Eye surgery

Ocular blocks

Ocular blocks are often necessary, regardless of the situation. The most commonly performed blocks are the palpebral, supraorbital,  and optic nerve.

Motor nerve block; Science Direct

Horses have such strong eyelid muscles that the palpebral block is required to even examine the eye.

Palpebral block – 1 ml lidocaine, 25ga needle

Lidocaine is injected subcutaneously at the crest of the rostral zygomatic arch or directly adjacent to the nerve as it passes over the arch if the nerve is palpable.

The nerve is a branch of the facial nerve. This procedure blocks motor function – the eyelids can be manipulated. It does NOT block sensation.

Note: we often call this an auriculopalpebral block. Blocking the nerve at either site seems to work.

The supraorbital nerve and/or palpebral nerves can be blocked to provide anesthesia of the surgery area during standing procedures or to minimize the need for deeper planes of anesthesia during general anesthesia.

Supraorbital nerve block – 1 ml lidocaine, 25ga needle

The supraorbital foramen can be palpated in the supraorbital rim by placing your thumb and middle fingers on either side of the supraorbital rim. Use the right hand for the left eye and vice versa. Slide your fingers along the rim until you reach the widest part. Drop your index finger down; the foramen is usually directly underneath your finger and is palpable as depression in the bone.

Inject lidocaine over the depression. There is no need to go into the foramen. Injecting the nerve itself is painful and not necessary.

The nerve is a branch of the trigeminal nerve. It provides analgesia to the upper lids. Lower lid anesthesia is most readily performed using a line block.

 

Optic nerve blocks are required, not only for standing enucleations, but for any enucleation (even those performed under general anesthesia). This is due to the oculocardiac reflex. Traction on the optic nerve can lead to cardiac asystole due to this reflex. Options include a 4 point block, a Peterson block, and several versions of retrobulbar blocks.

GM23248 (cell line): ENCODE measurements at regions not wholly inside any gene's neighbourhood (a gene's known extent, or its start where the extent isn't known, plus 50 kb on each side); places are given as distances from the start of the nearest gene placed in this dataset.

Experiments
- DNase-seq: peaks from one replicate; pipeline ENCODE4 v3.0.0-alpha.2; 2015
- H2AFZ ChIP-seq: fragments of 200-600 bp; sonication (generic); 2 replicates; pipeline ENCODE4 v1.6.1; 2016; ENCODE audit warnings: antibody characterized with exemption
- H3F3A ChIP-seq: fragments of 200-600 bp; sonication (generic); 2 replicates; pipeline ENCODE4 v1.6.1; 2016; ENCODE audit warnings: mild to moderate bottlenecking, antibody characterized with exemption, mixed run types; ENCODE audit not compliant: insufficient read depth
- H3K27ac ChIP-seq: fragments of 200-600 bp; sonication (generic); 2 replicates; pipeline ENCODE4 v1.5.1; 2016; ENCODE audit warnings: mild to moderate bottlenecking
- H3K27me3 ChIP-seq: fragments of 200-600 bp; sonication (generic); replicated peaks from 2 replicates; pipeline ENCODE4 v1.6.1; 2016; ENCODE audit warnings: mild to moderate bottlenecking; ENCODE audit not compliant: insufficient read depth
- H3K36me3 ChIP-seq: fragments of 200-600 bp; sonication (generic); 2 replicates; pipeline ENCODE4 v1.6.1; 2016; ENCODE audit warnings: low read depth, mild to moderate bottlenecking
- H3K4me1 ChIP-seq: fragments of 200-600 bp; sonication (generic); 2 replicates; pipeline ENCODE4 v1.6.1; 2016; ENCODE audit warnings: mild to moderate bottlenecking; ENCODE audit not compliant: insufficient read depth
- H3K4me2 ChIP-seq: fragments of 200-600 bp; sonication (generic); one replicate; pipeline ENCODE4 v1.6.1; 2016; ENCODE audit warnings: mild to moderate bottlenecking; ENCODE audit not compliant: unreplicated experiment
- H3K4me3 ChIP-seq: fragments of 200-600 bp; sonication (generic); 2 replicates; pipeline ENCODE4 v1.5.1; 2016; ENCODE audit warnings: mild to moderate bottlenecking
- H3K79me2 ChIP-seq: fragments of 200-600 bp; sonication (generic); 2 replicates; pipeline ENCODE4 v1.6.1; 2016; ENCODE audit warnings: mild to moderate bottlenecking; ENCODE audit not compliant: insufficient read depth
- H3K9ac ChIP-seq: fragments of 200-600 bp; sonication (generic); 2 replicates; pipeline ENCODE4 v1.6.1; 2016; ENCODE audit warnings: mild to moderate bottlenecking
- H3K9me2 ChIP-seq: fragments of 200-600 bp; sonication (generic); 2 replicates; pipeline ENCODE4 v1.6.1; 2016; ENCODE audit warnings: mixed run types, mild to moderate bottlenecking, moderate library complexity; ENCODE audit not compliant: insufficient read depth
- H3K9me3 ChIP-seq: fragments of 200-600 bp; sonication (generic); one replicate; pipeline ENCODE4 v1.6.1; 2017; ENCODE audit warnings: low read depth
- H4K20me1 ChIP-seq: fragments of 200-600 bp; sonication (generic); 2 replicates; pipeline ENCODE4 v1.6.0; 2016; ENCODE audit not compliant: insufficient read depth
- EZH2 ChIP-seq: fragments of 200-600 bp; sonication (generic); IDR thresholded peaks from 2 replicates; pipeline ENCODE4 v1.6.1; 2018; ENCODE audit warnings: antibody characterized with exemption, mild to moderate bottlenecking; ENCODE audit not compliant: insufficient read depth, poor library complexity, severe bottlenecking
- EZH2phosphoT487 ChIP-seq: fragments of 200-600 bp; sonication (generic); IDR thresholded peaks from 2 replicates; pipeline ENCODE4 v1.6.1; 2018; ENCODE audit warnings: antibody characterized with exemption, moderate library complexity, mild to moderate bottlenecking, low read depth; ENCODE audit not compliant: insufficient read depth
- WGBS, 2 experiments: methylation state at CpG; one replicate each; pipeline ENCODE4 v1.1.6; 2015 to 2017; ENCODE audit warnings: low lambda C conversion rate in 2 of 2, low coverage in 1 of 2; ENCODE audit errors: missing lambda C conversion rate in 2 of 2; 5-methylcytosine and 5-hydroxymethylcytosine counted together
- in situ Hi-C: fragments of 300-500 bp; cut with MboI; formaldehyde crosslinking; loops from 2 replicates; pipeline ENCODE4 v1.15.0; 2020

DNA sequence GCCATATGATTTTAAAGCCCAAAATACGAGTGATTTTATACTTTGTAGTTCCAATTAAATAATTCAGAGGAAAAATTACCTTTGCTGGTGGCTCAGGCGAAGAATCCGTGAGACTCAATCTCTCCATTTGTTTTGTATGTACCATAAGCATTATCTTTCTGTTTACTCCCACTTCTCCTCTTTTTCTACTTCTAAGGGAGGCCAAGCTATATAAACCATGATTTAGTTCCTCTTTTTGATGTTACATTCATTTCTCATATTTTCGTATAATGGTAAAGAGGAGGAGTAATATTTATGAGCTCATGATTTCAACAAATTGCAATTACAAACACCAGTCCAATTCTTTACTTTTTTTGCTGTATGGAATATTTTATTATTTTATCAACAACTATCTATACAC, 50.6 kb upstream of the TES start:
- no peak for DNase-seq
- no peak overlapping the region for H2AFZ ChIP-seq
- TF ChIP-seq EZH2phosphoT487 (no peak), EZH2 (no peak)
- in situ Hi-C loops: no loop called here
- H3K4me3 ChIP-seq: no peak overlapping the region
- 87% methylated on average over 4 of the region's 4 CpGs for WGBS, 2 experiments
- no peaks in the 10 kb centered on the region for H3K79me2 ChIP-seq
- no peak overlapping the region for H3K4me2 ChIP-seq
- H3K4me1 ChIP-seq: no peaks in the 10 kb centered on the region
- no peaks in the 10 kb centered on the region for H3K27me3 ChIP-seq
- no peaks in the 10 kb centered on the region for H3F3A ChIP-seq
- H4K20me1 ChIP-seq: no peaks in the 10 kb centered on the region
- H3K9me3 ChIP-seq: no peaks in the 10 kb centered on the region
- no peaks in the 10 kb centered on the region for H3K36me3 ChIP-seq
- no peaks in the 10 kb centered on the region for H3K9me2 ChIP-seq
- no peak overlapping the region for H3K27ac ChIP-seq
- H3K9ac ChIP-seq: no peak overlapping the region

Curved needle retrobulbar block – epidural or spinal needle (20 or 18ga) and 10-20cc lidocaine

Wearing sterile gloves, bend the needle (stylet in place) into a C shape to match the shape of the bony orbit. Insert the needle through the skin between the globe and the bony orbit. As it is advanced, the needle follows the curve of the orbit to the back of the eye and ocular nerve. Lidocaine is injected at the back of the eye  until the eye feels turgid and as the needle is withdrawn.

Using a curved spinal needle to place local anesthetic near the optic nerve.

For a 4 point block, 1″ needles are inserted between the orbit and the globe at 4 points evenly distributed around the eye. 5 cc of lidocaine is injected at each site. This block minimizes trauma but is also less effective.

For the Peterson block, a spinal needle is directed from the notch between the zygomatic arch and supraorbital bone toward the back of the eye. Direct the needle straight in until the mandibular ramus is touched, then redirect the needle toward the back of the globe. Often you can see the eye move in response.

The retrobulbar and Peterson blocks are recommended only for eye removals as there is a risk of trauma to the optic nerve or artery.

Key Takeaways

Use local blocks for all enucleations.

  • Block the optic nerve to prevent the heart from stopping when the eye is being removed
  • For standing procedures, block the motor function (muscles) as well as sensation

RESOURCES

4 point block (note this would be easier if they had better syringe handling skills)

Head blocks video: spelling issues but good content

Ocular blocks (and more)

How to prepare for ocular surgery in the standing horse, AAEP, 2002- has pictures

Field surgery of the eye and periorbital tissues, VCNA, 2008 – good for blocks and sedation

These videos also show nerve blocks.

License

Icon for the Creative Commons Attribution-NonCommercial 4.0 International License

Large Animal Surgery - Supplemental Notes by Erin Malone, DVM, PhD; Elaine Norton, DVM PhD; Erica Dobbs, DVM; and Ashley Ezzo, DVM is licensed under a Creative Commons Attribution-NonCommercial 4.0 International License, except where otherwise noted.